Non-hereditary Myopathies

Idiopathic inflammatory myopathies

Discovery of new conditions in recent years has made classification of inflammatory myopathies somewhat fluid. Following conditions are to be described (Table 4).

Inflammatory myopathies

  1. Polymyositis
  2. Dermatomyositis
    • Clinically amyopathic dermatomyositis
    • Childhood (or Juvenile) dermatomyositis
  3. Anti-synthetase syndrome induced dysimmune myopathy
  4. Overlap syndrome
  5. Non-specific myositis
  6. Cancer associated myositis
  7. Immune-mediated necrotizing myopathies
    • Anti-signal recognition particle antibody associated necrotizing myopathy
    • Anti-HMG CoA reductase antibody associated necrotizing myopathy
  8. Inclusion body myositis
  9. Other inflammatory myopathies
    • Granulomatous myopathies including sarcoid myositis
    • Focal myositis
    • Eosinophilic myositis
    • Myositis due to graft vesus host disease
    • Adult-onset nemaline myopathy


1. Polymyositis

According to the diagnostic criteria proposed by Bohan and Peter (1975 a,b), absence of skin rash is the sole criterion that distinguishes polymyositis (PM) from dermatomyositis(DM). PM and DM predominantly affect proximal muscles associated with elevated serum CK level. However, heterogeneous inflammatory myopathies without skin rash have been recognized since the introduction of these criteria and newer concepts have emerged regarding the understanding of PM. In this section, we discuss PM from a pathological viewpoint.

Since Arahata and Engel (1989) published their study, the Dalakas and Hohlfeld (2003) (Tables 5, 6) diagnostic criteria were established for PM and DM, followed by guidelines recommended by the European Neuromuscular Center (De Bleecker, 2015). These guidelines define PM as a condition in which CD8+ cytotoxic T cells attack and destroy muscle cells, which aberrantly express MHC class I antigen on their surface. This implies that muscle biopsy and immunohistochemical studies are needed to diagnose a patient with PM. Diagnosing patients with PM based on these criteria (Table 5)was challenging in clinical practice. We perform MRI before muscle biopsy in patients with inflammatory myopathies to obtain a muscle specimen showing inflammation.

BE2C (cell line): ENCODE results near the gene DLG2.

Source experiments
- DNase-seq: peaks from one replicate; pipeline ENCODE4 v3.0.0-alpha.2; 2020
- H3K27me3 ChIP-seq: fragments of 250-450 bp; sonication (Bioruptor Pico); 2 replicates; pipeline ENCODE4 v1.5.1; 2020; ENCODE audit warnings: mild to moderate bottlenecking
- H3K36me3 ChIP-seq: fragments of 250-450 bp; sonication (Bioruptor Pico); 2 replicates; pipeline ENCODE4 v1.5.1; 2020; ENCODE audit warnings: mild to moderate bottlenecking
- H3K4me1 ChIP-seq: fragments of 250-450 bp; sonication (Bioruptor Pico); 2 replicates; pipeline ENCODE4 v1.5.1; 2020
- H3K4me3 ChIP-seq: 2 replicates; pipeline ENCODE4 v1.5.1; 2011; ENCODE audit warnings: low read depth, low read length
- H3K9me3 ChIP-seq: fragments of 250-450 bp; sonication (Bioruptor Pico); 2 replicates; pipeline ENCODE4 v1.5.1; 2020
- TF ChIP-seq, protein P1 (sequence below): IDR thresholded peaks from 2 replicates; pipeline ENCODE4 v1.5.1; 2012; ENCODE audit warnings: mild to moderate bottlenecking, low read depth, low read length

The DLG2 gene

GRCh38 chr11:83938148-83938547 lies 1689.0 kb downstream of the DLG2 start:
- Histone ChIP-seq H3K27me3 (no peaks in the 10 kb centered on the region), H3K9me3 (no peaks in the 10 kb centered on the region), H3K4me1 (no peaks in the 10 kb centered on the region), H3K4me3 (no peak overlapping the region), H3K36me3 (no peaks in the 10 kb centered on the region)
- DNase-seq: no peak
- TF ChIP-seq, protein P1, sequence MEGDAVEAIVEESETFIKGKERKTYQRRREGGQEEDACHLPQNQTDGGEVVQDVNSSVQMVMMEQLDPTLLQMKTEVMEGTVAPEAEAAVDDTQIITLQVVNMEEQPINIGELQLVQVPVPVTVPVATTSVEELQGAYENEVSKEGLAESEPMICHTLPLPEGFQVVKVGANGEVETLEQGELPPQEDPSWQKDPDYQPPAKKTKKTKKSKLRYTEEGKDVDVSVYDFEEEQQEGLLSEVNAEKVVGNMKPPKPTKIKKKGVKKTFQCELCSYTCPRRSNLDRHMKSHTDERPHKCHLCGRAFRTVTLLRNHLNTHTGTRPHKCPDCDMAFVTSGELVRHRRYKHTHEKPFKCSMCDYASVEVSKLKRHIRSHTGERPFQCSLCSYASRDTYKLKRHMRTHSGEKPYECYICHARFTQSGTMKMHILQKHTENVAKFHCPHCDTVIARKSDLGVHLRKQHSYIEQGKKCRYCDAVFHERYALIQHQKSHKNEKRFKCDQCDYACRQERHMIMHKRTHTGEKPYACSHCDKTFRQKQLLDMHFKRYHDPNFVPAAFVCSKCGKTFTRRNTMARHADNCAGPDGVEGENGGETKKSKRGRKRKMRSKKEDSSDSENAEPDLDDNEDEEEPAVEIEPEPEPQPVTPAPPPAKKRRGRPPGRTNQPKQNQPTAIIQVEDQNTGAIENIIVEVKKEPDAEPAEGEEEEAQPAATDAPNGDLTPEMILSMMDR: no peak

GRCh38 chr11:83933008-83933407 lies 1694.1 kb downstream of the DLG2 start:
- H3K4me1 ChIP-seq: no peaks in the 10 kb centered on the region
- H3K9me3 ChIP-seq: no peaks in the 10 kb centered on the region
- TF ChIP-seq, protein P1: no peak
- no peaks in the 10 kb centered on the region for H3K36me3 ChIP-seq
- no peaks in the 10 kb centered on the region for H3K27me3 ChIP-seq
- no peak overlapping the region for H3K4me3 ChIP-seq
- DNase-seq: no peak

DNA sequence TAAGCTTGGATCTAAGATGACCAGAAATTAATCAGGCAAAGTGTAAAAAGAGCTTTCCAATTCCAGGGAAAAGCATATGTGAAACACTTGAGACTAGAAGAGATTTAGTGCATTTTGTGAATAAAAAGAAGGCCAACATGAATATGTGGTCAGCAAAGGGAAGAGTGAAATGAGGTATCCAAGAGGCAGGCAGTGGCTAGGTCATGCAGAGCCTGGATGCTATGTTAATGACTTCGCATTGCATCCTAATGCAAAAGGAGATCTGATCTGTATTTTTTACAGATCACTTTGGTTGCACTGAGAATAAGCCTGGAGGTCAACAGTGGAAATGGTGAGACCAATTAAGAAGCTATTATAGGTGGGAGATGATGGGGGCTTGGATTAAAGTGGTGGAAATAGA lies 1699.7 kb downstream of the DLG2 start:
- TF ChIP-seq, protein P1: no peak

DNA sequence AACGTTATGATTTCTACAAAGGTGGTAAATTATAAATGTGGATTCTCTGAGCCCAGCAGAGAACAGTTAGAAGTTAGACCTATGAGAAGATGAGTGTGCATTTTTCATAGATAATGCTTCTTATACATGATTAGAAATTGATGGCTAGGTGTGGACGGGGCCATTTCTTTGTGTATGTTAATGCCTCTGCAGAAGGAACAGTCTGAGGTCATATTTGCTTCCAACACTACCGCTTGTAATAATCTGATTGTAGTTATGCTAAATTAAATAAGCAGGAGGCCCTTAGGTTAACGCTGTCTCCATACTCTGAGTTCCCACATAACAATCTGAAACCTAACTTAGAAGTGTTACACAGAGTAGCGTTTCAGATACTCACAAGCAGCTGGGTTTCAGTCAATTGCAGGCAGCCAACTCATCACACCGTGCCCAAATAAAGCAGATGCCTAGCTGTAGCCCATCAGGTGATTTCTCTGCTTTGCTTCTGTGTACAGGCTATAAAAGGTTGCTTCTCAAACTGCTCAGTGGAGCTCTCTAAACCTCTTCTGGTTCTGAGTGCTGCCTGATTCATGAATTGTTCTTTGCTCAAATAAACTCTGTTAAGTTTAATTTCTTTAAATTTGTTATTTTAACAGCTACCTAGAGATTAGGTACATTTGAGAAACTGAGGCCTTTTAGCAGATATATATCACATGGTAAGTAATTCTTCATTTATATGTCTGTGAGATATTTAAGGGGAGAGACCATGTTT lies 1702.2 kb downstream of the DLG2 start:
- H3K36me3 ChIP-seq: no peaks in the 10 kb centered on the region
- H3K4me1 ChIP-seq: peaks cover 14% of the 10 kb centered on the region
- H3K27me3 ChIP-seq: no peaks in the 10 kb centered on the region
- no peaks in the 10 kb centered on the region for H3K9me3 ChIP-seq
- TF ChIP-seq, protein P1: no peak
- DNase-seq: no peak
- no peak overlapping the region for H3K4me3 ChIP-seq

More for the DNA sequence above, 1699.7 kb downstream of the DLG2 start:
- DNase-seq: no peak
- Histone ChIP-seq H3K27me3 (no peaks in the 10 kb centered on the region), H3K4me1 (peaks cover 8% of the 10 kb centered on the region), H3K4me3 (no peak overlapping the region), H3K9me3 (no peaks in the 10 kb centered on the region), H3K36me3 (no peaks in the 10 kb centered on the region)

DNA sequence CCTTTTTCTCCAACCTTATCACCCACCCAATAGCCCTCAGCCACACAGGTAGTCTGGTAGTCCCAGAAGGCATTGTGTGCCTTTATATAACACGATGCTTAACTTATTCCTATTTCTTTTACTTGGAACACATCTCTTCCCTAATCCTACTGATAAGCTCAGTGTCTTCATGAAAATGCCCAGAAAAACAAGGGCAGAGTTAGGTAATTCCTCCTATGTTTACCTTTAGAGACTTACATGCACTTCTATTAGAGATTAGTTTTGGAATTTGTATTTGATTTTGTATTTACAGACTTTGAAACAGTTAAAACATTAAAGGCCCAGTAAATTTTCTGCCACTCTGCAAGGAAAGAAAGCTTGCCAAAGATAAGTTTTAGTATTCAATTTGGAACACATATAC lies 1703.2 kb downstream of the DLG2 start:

Diagnostic criteria for polymyositis (Dalakas and Hohlfeld,2003)

diagnosis polymyositis
definite probable
moypathic muscle weakness yes yes
electromyographic findings myopathic myopathic
muscle enzyme(eg. serum-CK ) high
(up to 50 times normal)
(up to 50 times normal)
Muscle-biopsy findings primary inflammation with CD8/MHC-1 complex, no vacuole Ubiquitous MHC-1 expression, no CD8+ expression, no vacuole
rash or calcificaiton absent absent


However, PM was still identified only in a limited number of patients among those who underwent muscle biopsy and immunohistochemical investigations.

In PM, muscle samples typically show non-necrotic muscle fibers surrounded and contacted by CD8+ cytotoxic T cells (Fig. 42).

Polymyositis ① Inflammatory cell infiltration in the endomysium (HE) ,② Aberrant expression of MHC class I antigen on the surface of muscle fibers; expression was also seen on many of the infiltrating cells, ③ CD8+ cells in contact with the muscle fibers including non-necrotic fibers.

CD4+ cells are often present in the vicinity along with macrophages. CD4+ cells control both Th1 and Th2 cells; therefore, their presence does not exclude a diagnosis of PM.

Another diagnostic challenge is accurate verification of CD8+ cell-mediated injury to non-necrotic sections of the muscle fiber. The entire stretch of a muscle fiber does not undergo simultaneous necrosis, and muscle injury is an ongoing process. Therefore, it is difficult to confirm whether a fiber is necrotic based on examination of a transverse section. Necrotic fibers may or may not be infiltrated by macrophages, which are often used as markers of necrotic activity in a muscle fiber. Infiltration of macrophages does not conclusively prove necrosis of the fiber, and fairly well-preserved muscle fibers infiltrated by macrophages may be observed in myopathies. Furthermore, it is often difficult to confirm cytotoxic T cell contact to muscle fibers. Electron microscopy is needed to know whether the lymphocyte is located outside of the basal lamina of the muscle fiber or under the basal lamina in direct contact with the plasma membrane of the muscle fiber (Fig. 43).

Electron microscopic observation of polymyositis. Three inflammatory cells are seen underneath the basal lamina (stars) of a non-necrotic muscle fiber. A mononuclear cell is in direct contact with the surface of the muscle cell (arrows).

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